Much to the relief of Delray Beach arts lovers, the city has decided to let a popular cultural hub stay in the space it’s called home for the last two years.
The fate of the Arts Garage has hung in the balance since last summer, when a law firm offered to buy the city-owned property that the arts incubator occupies downtown. Since then, Delray Beach has been forced to choose between the new jobs the law firm says it would bring and the wildly popular performance venue.
In the mid ‘70s, I had recently left the Army and started working as an emergency physician at a hospital in Huntsville, Alabama. It was a Wednesday, church night, and I was working the evening shift.
A woman in her thirties was brought in with a bullet wound in her leg. She told us that her boy friend had shot her during an argument. The wound didn't look serious; bleeding was minimal. It appeared to have been caused by a 32- or 38-caliber hand gun. I placed her in a room, ordered an X-ray, and sat at the physician desk to write up the chart.
Update 5:11 p.m. - Organizers of the Mercedes Benz Corporate Run races in West Palm Beach tomorrow (Wednesday, April 17) and Miami next week (Thursday, April 25) say both events will be held as planned but with additional security measures in place.
It isn't just Boston that's been affected by the bombing. Two major road races here in South Florida may also fall victim to the blast.
Trevor Aaronson was running errands when he heard about yesterday's bombings at the Boston Marathon. The news coming across the radio caught his attention, maybe more than the rest of us, and he soon found himself forgetting about his dry cleaning and going to Twitter for clues.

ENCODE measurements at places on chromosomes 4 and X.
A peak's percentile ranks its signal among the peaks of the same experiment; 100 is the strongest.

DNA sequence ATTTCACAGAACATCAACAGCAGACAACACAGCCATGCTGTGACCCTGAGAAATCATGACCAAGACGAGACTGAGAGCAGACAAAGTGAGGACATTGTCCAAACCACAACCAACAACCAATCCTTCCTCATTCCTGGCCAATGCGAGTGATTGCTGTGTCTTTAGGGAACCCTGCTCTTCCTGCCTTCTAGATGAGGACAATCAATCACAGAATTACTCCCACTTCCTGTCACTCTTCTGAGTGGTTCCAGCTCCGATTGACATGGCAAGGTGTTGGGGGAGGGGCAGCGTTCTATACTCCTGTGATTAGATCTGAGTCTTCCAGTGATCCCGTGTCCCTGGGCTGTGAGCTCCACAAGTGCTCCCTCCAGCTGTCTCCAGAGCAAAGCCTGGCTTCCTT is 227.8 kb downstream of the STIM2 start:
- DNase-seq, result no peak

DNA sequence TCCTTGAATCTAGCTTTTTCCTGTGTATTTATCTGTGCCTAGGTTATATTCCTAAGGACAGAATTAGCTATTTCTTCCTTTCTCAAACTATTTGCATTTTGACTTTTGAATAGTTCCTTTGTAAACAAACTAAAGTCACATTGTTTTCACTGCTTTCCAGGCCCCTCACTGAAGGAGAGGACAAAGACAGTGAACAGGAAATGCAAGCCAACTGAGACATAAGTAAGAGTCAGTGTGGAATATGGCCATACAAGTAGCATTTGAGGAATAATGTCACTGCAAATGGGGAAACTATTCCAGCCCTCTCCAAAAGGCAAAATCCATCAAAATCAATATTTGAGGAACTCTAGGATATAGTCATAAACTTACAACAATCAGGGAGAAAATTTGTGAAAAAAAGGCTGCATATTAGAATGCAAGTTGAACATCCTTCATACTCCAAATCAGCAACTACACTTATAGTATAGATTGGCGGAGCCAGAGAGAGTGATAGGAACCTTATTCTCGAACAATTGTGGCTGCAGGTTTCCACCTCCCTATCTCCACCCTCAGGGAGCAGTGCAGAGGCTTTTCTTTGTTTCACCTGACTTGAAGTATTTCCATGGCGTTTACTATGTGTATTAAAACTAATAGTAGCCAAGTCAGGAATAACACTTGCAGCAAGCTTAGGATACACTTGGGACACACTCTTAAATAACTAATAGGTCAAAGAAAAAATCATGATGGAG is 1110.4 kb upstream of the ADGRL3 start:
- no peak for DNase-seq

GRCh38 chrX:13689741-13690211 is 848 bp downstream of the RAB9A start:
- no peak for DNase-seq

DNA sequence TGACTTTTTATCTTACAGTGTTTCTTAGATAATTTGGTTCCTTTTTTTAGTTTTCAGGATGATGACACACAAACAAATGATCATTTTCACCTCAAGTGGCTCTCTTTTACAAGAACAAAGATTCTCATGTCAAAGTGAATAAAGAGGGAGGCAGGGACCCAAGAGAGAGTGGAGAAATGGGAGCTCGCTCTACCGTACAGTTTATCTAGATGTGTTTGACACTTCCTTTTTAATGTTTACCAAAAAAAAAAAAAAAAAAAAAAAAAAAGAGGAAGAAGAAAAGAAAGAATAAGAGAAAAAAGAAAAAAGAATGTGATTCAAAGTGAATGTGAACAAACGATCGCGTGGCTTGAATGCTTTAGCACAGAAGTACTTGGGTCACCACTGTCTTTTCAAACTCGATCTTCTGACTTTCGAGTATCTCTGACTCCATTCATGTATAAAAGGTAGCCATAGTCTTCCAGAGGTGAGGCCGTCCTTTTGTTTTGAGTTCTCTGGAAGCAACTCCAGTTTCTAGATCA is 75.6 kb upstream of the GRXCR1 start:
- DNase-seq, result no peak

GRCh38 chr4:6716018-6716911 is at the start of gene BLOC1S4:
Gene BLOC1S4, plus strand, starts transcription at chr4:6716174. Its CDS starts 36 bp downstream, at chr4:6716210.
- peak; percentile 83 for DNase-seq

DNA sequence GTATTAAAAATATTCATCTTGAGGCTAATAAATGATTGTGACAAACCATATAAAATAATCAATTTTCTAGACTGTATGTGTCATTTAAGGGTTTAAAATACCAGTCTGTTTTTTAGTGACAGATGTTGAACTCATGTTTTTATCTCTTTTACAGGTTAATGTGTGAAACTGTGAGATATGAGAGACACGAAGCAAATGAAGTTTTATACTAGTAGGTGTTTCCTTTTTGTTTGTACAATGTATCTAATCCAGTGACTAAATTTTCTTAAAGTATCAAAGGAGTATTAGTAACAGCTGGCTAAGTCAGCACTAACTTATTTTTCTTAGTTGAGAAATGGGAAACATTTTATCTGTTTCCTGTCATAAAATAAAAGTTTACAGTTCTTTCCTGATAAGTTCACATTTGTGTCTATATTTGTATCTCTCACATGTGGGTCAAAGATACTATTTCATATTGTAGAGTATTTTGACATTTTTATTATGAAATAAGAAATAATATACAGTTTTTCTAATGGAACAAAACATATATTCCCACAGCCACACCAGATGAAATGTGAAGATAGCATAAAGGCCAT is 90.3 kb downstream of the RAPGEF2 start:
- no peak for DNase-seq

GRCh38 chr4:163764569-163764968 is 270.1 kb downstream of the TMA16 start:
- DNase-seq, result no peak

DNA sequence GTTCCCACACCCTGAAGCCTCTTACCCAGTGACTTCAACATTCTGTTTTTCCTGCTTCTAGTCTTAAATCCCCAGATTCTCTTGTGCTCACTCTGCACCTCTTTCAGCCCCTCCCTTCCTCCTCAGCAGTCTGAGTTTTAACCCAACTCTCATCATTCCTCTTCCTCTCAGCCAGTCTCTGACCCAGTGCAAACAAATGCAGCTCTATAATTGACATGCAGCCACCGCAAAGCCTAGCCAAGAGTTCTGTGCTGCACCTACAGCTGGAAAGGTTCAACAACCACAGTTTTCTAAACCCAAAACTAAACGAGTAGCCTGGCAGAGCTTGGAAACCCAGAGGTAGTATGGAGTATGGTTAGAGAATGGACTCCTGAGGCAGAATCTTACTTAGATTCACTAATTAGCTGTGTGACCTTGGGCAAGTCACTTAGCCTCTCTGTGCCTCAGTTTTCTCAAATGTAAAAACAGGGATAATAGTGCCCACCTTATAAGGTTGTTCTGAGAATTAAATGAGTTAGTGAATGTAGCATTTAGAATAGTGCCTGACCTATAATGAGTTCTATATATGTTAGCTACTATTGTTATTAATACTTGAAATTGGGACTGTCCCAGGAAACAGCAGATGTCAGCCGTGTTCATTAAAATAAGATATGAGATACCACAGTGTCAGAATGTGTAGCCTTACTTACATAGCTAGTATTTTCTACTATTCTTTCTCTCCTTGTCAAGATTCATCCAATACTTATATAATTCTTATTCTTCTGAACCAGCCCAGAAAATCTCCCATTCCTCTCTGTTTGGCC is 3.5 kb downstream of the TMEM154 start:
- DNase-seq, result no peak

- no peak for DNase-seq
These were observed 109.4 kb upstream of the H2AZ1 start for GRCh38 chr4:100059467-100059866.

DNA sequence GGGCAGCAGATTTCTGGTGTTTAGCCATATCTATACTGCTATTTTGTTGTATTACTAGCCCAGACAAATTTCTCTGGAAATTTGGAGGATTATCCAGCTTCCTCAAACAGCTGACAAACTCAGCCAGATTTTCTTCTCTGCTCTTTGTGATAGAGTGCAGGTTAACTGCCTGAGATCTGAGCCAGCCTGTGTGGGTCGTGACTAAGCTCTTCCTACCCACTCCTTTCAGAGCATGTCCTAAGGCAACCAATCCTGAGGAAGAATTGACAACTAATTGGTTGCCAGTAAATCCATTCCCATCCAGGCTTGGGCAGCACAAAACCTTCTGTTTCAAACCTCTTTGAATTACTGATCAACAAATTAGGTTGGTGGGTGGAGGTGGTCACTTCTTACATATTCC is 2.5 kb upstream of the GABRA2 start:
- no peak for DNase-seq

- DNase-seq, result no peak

If sea level rise continues unabated, sections of South Florida -- and Miami in particular -- will be under water in a matter of decades. But a new study suggests that swift reductions in "short-lived climate pollutants" and carbon dioxide levels could help to slow the rise.
As part of our That's So Miami poetry project running during the month of April, we have been airing select submissions from our community of listeners and readers.
In fact, serendipity struck today during one of these pre-recording sessions. One of our contributing poets, Christine Armario of Miami, brought her abuelo, Manuel Armario, who wrote a poem too. Go ahead and read them. Hers is in English; his, Spanish.
Nicolas Maduro, heir to the late Hugo Chavez, appears to have won Venezuela's presidential election.
But it's by a margin so thin that opposition candidate Henrique Capriles is challenging the legitimacy of the results, demanding a full recount.
Maduro, acting president since Chavez's March 5 death, held a double-digit advantage in opinion polls just two weeks ago, but electoral officials said he received just 50.7 percent of the votes compared to 49.1 percent for Capriles. With nearly all ballots counted, that's a difference of about 300,000 votes.
One particular evening will always stick with me. I was commuting home from work and at the intersection of U.S. 1 and Southwest 27th Avenue, which is a pretty intense during evening rush hour.
As I crossed the intersection, I was cut off by a driver who was clearly unaware of my presence, despite the bike lane. The car came within inches of my bike. Being familiar with this intersection, I know when and where I need to be watching. Had I not known where to look, I would not have been able to break in time.
Several ecologically-significant tracts of public land in Palm Beach County will go under the microscope this month as a state agency continues its multi-region assessment of state-owned lands throughout South Florida.
Miami Beach is usually pretty colorful. Art Deco buildings boast vivid shades of pink and turquoise. Bright green palm trees line the streets year-round.
But this weekend the city is awash in every color of the rainbow in celebration of Miami Beach Gay Pride, and if last year is any indication, that means a massive throng of at least 60,000 people could flood Ocean Drive.